Seychelles takes part in first test of tsunami warning system


13-October-2011

Mr Labaleine leading the action from the coordination centre

In all, more than twenty countries took part and the system, backed by the United Nations (U.N), tested effective emergency response and communication.

Evacuation drills were held in several companies and government agencies over the country with reports and notices sent by SMS, fax, email and telephone from the coordination centre based at the Divisions of Risk and Disaster Management (DRDM), Mont Fleuri.

Paul Labaleine, director general of Operations, Education and Communication for the DRDM, said the drill was supposed to start at 5am.

“The information is sent to us by the Regional Tsunami Service Provider (RTSP) which supplies information to the team after an earthquake which raises a potential tsunami threat hits the region,” said Mr Labaleine.

The drill, he added, involved prepared collaboration between countries and agencies such as India, Australia, the Japanese Meteorological Agency and the Pacific Tsunami Warning Centre, based in Hawaii.

“Normally, the first information in goes directly to the National Warning Centre at the Meteorological Office who analyses the information and if a tsunami threat exists, passes it on to us,” he said.

Mr Labaleine explained that after this step, their coordination centre is activated.
“Based on the magnitude and location of the earthquake, we can effectively prepare for any circumstances which may arise as well as issue a code red alert in which our first responders activate their emergency system or plan.”

Despite being on alert, Mr Labaleine explained that in the event of a drill, physical evacuation is not necessary.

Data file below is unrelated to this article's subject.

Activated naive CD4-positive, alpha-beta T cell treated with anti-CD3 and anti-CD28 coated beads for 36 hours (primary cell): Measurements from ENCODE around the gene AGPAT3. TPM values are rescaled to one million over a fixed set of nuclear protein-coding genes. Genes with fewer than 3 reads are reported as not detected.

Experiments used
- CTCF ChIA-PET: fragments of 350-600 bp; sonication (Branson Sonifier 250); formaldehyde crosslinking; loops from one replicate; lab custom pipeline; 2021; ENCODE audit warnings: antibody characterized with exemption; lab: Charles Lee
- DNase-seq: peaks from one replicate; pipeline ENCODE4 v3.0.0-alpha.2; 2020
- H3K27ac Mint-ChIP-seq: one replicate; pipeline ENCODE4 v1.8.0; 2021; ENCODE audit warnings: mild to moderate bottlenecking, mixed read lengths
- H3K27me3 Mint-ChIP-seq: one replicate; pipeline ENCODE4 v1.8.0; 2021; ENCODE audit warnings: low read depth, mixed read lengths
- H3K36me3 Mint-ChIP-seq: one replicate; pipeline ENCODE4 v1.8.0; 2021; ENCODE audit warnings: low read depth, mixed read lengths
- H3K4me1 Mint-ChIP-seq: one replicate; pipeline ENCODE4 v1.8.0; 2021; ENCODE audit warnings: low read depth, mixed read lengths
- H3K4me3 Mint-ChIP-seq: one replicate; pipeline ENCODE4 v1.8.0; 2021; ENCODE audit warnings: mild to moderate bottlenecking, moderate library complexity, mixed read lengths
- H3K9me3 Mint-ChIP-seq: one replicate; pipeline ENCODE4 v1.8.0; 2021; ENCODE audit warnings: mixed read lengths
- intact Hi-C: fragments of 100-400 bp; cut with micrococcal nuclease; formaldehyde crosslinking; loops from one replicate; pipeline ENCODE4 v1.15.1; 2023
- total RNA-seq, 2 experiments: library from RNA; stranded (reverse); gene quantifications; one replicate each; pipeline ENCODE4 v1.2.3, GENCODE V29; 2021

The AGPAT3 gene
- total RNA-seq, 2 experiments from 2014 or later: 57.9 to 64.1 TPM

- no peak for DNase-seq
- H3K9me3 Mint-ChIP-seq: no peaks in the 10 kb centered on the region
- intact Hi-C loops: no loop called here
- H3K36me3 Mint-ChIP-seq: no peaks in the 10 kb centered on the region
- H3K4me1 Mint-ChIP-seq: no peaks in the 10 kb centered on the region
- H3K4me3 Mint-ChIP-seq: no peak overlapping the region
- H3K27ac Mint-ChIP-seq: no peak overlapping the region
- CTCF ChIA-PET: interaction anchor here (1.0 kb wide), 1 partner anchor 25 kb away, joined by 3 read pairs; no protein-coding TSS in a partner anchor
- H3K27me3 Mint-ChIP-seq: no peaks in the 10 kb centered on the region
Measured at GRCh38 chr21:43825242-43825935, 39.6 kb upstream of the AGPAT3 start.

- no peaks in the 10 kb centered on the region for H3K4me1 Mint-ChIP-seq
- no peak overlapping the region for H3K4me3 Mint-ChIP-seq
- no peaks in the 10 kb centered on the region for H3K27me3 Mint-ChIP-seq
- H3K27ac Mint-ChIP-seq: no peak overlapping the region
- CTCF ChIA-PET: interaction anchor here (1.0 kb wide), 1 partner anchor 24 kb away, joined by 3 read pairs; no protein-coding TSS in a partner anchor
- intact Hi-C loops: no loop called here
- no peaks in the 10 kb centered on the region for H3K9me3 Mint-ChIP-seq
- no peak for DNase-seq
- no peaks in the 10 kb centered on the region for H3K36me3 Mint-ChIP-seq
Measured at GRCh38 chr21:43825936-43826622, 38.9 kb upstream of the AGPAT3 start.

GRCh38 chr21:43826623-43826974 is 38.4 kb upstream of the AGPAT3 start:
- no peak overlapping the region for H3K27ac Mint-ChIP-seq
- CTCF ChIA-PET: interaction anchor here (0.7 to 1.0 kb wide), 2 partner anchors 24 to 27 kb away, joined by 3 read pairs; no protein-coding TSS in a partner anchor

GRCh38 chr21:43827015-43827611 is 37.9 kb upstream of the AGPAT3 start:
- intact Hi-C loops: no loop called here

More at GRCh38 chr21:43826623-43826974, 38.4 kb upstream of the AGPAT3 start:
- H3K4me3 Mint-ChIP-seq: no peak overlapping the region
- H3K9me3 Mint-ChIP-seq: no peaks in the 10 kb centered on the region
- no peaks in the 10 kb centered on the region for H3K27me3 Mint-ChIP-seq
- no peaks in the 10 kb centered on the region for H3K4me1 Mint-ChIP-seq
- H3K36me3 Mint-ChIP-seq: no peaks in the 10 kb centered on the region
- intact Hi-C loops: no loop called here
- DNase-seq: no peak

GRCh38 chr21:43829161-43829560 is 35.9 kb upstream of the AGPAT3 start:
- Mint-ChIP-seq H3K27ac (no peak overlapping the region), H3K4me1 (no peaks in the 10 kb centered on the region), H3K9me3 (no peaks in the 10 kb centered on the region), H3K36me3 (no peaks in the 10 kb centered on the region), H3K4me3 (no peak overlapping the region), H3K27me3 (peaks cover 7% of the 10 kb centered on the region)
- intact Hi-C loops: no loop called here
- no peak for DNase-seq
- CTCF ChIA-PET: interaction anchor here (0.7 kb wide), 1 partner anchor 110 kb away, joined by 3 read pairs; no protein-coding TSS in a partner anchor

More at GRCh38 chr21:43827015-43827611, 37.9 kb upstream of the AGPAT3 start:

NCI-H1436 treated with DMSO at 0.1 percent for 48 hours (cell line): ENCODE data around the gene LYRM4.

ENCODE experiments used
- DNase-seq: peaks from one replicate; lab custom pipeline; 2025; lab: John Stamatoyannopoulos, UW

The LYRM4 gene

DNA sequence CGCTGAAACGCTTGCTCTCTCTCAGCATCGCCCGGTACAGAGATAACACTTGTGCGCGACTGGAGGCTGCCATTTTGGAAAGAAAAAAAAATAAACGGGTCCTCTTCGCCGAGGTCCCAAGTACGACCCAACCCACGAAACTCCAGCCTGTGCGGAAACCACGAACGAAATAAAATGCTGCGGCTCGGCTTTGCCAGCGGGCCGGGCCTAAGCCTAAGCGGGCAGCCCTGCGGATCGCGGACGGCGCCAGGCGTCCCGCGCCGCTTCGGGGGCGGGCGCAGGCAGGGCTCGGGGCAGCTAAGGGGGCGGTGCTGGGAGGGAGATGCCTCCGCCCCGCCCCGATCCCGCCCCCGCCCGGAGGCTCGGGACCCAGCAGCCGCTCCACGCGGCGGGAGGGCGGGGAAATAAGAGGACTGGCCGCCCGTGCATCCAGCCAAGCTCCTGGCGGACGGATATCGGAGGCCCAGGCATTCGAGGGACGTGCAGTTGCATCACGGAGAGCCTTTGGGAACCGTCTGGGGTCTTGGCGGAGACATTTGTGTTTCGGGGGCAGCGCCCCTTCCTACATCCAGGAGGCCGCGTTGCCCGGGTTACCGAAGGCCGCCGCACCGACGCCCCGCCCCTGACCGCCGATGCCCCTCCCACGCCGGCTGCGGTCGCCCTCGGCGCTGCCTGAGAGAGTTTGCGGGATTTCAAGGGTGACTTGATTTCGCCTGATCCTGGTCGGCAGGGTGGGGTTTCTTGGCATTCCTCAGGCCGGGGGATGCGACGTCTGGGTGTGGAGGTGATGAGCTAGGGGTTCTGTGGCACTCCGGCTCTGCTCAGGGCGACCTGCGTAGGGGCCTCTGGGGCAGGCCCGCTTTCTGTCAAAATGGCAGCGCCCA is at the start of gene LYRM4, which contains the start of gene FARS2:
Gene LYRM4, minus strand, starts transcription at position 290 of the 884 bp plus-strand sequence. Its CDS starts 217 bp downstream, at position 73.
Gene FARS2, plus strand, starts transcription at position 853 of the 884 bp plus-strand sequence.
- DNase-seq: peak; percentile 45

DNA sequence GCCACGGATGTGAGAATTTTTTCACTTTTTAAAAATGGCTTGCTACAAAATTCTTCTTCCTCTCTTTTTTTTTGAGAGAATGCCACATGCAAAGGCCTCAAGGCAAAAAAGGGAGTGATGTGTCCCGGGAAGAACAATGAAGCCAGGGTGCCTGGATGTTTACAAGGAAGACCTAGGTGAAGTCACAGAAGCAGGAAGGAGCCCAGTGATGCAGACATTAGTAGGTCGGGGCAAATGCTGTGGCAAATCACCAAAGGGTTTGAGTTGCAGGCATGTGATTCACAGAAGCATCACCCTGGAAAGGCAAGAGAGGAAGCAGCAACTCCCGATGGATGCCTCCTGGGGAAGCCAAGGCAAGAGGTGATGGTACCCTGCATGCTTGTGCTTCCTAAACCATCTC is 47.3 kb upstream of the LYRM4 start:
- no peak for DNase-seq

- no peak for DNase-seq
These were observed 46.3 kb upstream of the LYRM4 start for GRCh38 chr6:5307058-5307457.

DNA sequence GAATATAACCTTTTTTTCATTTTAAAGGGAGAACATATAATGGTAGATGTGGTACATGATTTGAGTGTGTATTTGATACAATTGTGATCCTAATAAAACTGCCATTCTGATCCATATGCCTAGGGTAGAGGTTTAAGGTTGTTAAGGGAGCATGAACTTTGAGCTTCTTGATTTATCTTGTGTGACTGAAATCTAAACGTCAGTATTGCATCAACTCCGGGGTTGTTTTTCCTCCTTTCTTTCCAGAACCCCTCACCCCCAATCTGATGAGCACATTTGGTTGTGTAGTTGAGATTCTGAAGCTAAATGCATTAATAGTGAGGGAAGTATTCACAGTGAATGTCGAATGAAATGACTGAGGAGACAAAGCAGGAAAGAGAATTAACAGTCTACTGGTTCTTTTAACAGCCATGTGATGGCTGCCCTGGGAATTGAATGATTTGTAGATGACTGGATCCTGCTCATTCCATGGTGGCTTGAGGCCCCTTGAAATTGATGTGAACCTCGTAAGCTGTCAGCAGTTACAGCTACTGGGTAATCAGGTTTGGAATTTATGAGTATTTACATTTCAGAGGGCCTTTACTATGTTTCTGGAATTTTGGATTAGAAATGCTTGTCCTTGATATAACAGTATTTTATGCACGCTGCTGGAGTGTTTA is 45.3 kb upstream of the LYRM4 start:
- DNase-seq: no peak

“All the responders need to do in this case is acknowledge receipt of information, ensure their plans are in place and log the information provided.”

The expected time for the drill tsunami to hit in Seychelles was predicted to be around 11am.

“Despite having six hours before impact, we realised that there would still be issues with mobilising the authorities and services such as the police, the Island Development Company – for outer island evacuation, National Disaster Committee, Seychelles People’s Defence Forces, Land Transport, Ministry of Environment, Red Cross, District Administration, the Seychelles Tourism Board – to coordinate hotel evacuations, the fire services and the Coast Guard in case of rescues. Other services like shops would also be alerted so they may stock food in case of shortages later on.

 “We also need to take into consideration the time it will take for our faxes, emails and SMS to deliver as well as the time it will take to get a response, what to do in cases of failed communication, evacuating offices in town, requesting assistance from the army and securing our critical facilities such as the Central Bank and other banks.”

During this time, Mr Labaleine said, all responders would need to report on their progress by the hour and let the coordination centre know if any problems were met.

“Overall, we’ve had very good response. So far, at least 75% of our first responders have been in touch with us and told us what they were doing and I’m satisfied with how the drill has turned out so far,” he said, when our reporter called him at around 11am to check on the progress of the drill.

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